Make us your home page

Today’s top headlines delivered to you daily.

(View our Privacy Policy)

Officials say Dunedin middle school solutions are already working

DUNEDIN — Pinellas County sheriff's deputies say a fivefold increase in arrests at Dunedin Highland Middle School over the past five years is just that — in the past.

Officials said a surge in arrests between January and May last school year came after the Sheriff's Office was told by school crossing guards about altercations between students walking home. In response, patrol deputies and community policing officers were dispatched to monitor activity, causing arrests to jump.

Arrests this year are down 70 percent, along with decreases in referrals and suspensions, deputies and school officials told community members and city officials who attended a roundtable on school crime Thursday at the Dunedin Community Center. Multiple academic, recreational and mentoring programs are in place to help prevent a relapse.

"The safety and security of the campuses are not in question here," said Pinellas County sheriff's Lt. Keith Somers.

Dunedin's Public Safety Committee called Thursday's meeting to sort out recent public statements by Pinellas Sheriff Bob Gualtieri that the number of deputies assigned to Pinellas schools had dropped sharply because of budget cuts, while arrests in high schools and especially middle schools had spiked.

Dunedin Highland Middle School, Gualtieri told Pinellas School Board members during an Oct. 9 workshop, saw the highest increase in arrests of any county middle school at which the Sheriff's Office provides school resource officers.

Referencing a statement by Gualtieri that school resource officers felt they were "stretched too thin," committee members and Dunedin Commissioner Julie Ward Bujalski asked if there was a need for the city to contribute volunteers, funding or other resources.

However, deputies said staffing isn't a problem at Dunedin Highland, which has always had one school resource officer.

Instead, officials attributed the spike in arrests to neighborhood rivalries spawned by the 2009 rezoning of students from Kennedy Middle School in Clearwater.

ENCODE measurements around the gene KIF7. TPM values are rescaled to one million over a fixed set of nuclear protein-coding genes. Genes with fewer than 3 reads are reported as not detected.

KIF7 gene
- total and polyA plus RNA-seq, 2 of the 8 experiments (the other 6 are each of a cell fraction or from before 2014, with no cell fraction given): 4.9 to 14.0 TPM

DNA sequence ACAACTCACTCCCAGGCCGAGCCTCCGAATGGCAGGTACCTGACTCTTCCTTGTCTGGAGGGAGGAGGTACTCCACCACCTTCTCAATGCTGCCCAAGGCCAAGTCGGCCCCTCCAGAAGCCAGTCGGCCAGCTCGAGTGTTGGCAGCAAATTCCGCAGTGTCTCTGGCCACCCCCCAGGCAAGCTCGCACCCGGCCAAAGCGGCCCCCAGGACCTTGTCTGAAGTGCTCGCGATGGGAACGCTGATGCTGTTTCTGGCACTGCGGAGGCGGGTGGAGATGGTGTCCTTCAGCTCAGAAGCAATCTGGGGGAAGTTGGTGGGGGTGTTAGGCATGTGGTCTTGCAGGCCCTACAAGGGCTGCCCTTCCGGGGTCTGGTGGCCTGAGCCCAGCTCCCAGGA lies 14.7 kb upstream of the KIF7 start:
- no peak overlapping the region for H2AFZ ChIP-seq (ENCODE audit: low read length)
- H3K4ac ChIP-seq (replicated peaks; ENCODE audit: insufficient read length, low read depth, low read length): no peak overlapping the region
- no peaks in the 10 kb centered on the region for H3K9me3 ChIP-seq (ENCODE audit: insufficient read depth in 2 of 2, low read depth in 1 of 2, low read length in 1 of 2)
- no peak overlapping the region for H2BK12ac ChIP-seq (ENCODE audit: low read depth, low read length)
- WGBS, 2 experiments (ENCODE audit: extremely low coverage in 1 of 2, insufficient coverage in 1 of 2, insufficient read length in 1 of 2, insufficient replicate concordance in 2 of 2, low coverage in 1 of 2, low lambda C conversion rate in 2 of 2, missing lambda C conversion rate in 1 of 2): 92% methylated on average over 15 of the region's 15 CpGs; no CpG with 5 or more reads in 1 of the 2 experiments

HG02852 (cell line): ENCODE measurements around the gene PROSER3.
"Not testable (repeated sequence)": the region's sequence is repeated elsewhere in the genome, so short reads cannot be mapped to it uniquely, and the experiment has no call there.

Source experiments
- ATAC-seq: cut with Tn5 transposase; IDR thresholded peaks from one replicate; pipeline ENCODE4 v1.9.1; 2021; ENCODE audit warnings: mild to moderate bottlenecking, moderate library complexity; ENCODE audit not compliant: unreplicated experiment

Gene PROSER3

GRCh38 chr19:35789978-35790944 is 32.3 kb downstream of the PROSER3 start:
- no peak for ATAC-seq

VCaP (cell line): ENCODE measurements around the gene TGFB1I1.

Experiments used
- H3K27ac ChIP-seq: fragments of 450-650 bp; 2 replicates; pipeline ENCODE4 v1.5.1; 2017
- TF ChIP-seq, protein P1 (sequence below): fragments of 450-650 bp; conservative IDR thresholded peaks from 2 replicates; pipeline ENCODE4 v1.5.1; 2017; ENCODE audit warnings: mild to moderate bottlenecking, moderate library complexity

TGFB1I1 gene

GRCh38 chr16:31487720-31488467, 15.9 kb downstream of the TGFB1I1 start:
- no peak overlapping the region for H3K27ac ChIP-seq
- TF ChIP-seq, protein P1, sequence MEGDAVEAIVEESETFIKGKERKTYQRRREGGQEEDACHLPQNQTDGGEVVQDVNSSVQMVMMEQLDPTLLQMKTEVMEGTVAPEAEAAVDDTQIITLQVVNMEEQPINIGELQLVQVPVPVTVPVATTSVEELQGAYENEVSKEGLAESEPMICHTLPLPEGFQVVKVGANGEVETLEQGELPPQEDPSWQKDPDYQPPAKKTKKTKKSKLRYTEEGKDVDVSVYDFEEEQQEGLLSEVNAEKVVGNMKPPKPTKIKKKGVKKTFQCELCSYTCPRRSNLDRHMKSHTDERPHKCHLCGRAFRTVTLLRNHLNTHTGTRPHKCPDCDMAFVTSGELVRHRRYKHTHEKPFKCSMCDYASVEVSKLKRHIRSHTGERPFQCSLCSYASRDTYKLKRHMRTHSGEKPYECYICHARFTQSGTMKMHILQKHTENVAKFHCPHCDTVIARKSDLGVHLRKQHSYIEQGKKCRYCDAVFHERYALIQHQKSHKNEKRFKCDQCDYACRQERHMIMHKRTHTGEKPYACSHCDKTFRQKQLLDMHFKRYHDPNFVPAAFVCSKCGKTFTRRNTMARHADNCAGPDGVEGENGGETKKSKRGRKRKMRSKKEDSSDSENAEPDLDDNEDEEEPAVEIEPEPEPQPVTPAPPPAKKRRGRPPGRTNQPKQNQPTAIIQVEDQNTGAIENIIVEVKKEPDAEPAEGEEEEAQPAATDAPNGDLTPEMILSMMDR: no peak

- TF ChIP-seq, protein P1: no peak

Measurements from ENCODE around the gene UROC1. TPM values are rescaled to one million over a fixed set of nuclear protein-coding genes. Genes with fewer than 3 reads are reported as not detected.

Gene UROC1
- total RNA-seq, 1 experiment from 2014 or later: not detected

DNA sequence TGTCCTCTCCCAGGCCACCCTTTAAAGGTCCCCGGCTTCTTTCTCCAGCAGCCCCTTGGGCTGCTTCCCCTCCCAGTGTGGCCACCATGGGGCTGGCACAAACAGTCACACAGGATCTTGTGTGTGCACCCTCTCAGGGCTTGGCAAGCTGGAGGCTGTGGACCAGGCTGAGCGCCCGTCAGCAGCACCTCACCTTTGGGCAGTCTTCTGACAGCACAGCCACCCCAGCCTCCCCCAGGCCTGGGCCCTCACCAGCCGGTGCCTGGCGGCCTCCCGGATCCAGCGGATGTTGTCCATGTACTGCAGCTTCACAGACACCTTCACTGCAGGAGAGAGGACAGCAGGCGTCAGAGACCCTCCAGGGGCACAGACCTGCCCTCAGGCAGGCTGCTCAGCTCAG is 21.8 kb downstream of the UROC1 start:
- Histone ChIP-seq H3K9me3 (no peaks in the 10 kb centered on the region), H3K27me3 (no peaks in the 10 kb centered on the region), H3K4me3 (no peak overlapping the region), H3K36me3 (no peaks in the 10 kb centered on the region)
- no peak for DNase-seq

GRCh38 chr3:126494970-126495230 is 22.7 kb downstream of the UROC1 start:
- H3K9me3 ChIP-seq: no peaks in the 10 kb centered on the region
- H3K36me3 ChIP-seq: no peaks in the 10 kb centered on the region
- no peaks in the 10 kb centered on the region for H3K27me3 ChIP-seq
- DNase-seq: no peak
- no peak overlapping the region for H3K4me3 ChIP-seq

Police figures show Dunedin Highland arrests jumped from 11 during the 2007-08 school year to 58 last year.

Principal Chris Bates said the numbers appeared inflated. Deputies acknowledged the numbers include repeat offenders and the arrests of students on school grounds for offenses that occurred off campus.

Deputies stressed that their primary goal is to prevent arrests by forming relationships and by allowing the school to discipline students first. But last year, Somers said, deputies made arrests in cases where school sanctions failed.

School resource officer Chris Lostraglio said the "small percentage" of students who bumped up the arrest figures have since gone to high school, and after-school fights are "pretty much nonexistent."

Clearwater, Dunedin, the Sheriff's Office and other organizations already provide after-school mentoring, tutoring and recreation programs aimed at keeping students off the streets. And Bates said new programs are in the works, including a reading boot camp, an informational group for grandmothers who are increasingly acting as guardians, and a neighborhood watch that will monitor kids walking home along Highland Avenue and at three bus stops.

Deputies also believe restoration of the community policing officer to monitor the unincorporated areas from Sunset Point Road to the Union Street border between Clearwater and Dunedin will help reduce crime.

"Rest assured ... as you guys are just starting to think about it, we're already out there pounding the ground," sheriff's Capt. Bill Hagans said. "We live in a very safe area and we want to continue that."

Public Safety Committee members and several of the half-dozen parents in attendance said they wanted to see a more detailed report distinguishing which arrests were for incidents that occurred on campus during school hours.